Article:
Nobody likes change. My increasingly fusty old habits, for instance, are now so deeply entrenched they can only be shifted through a process of fracking.

Ask me to clamber out of my comfort zone and I’ll tentatively totter about with all the shoogling hesitancy of a freshly-born foal trying to balance itself in the middle of a see-saw.

And as for embracing the new? Well, my latest bumbling attempts to get to grips with an updated mobile phone remains a palaver of excruciating awkwardness not seen since Captain Hook embarked on a spectacularly ill-advised experimentation with contact lenses.

In this twirling, birling world of constant change, though, we can’t afford to stand still. All of which brings us stumbling into the first topic of this week’s collection of golf-related haverings.

AMATEUR DRAMATICS IN EQUALITY DRIVE

HeraldScotland:

Back in the olden days, before smiling was invented and men spent a lot of time leaning on a mantelpiece while smoking a pipe, haughty opinions were everywhere. Just like today then?

When female golfers of the late 1800s expressed a desire to form what would become the Ladies’ Golf Union, the derision was rampant and arrogantly withering.

Horace Hutchinson, one of the finest male amateurs of the time, wrote a letter which in many ways provided a charter for sexism which, dare we say it, is still adhered to in some grimly defiant golfing pockets of resistance.

Stating that ‘women never have and never can unite to push any scheme to success’, Hutchinson added that ‘constitutionally and physically women are unfitted for golf’.

To conclude, Hutchinson declared, in capital letters, that ‘THE FIRST LADIES’ CHAMPIONSHIP WILL BE THE LAST’. He was quite the all-embracing visionary wasn’t he?

We can only wonder, then, what crotchety old Horace would have made of the decision by organisers of one of the amateur game’s premier male strokeplay events, the Berkhamsted Trophy, to allow women to compete in it as of this season.

Following a trend that’s building in the professional scene, the event, won by the likes of Sandy Lyle and Luke Donald down the years, will be a mixed affair for the same prize.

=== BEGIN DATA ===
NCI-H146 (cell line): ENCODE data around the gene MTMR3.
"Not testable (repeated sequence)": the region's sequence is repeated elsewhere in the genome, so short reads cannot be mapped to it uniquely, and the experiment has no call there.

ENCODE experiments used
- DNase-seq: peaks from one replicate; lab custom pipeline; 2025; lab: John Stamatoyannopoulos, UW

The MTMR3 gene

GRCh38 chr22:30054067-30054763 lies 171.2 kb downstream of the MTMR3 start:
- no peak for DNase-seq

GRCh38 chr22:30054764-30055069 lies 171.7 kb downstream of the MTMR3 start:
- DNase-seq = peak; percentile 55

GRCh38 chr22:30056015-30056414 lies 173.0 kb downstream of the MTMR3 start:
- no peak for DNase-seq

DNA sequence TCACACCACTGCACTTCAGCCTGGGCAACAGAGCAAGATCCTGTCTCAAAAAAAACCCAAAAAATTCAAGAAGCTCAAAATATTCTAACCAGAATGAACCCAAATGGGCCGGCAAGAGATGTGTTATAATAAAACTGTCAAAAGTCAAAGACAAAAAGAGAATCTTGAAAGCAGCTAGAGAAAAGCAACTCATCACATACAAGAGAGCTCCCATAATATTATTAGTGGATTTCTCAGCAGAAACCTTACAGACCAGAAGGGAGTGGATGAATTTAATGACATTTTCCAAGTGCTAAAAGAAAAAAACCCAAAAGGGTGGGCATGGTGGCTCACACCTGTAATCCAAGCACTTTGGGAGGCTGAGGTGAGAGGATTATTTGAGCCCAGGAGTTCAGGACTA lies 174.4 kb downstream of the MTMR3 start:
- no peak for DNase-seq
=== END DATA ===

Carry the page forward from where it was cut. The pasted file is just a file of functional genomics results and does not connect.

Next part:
At an amateur level, of course, golf, with its handicap system and use of multiple tees, has always offered an ideal opportunity for such equal competition.

Yet, stubborn, discriminatory attitudes and practices at clubs across the land has meant such a platform has been woefully underused.

Things continue to move, though, and the concerted, if belated, efforts by golf’s global stakeholders to increase opportunity for women golfers at all levels is welcome.

The Berkhamsted Trophy news has generated plenty of upbeat coverage and has promoted a message of welcoming inclusivity.

In a game often hamstrung by self-imposed millstones and stifling negative perceptions, that can’t be a bad thing.

DEFIANT SCOTS LOOK TO MAKE Q-SCHOOL GRADE

HeraldScotland:

Muddling on with this game requires patience, persistence and the kind of jaw-jutting obstinance you’d need on an Arctic trek.

And that’s just during the cursing guddle for a bloomin’ glove in the dark recesses of your bag.

The resolve required to get through a tour’s qualifying school process, meanwhile, would test a Navy Seal.

In Spain this week, the Scottish duo of Heather MacRae and Hannah McCook will be trying to pass the five-round entry examination for the Ladies European Tour.

If they do, it would be two wonderful, inspiring tales of defiant, against-the-odds conquest.

Grantown youngster McCook is a type-1 diabetic who has certainly not allowed the condition to be a barrier to her ambitions.

Meanwhile, MacRae’s well-documented battle with cervical cancer has not diminished her competitive instincts and she continues to demonstrate a strength of character that extends far beyond any challenges posed on a golf course.

We wish Hannah and Heather all the very best.

A GAME FOR ALL THE AGES

HeraldScotland:

One of golf’s enduring appeals is the fact that age is, indeed, just a number.

At 46, Lee Westwood won his 25th European Tour crown in Abu Dhabi on Sunday, beating a varied field that had encompassed the spectrum, from a teenager to a 51-year-old.

At 60, meanwhile, a sprightly Fred Couples was pipped to a Champions Tour title in a play-off.

This week, the 44-year-old Tiger Woods tees-up at Torrey Pines to begin a 2020 campaign awash with intriguing possibility as he continues to hunt down Jack Nicklaus’ record of 18 majors.

Nicklaus, by the way, turns 80 today. And he can still beat his age.

His last round at his home club just before the new year was a 78.

Golf remains the greatest of generation games.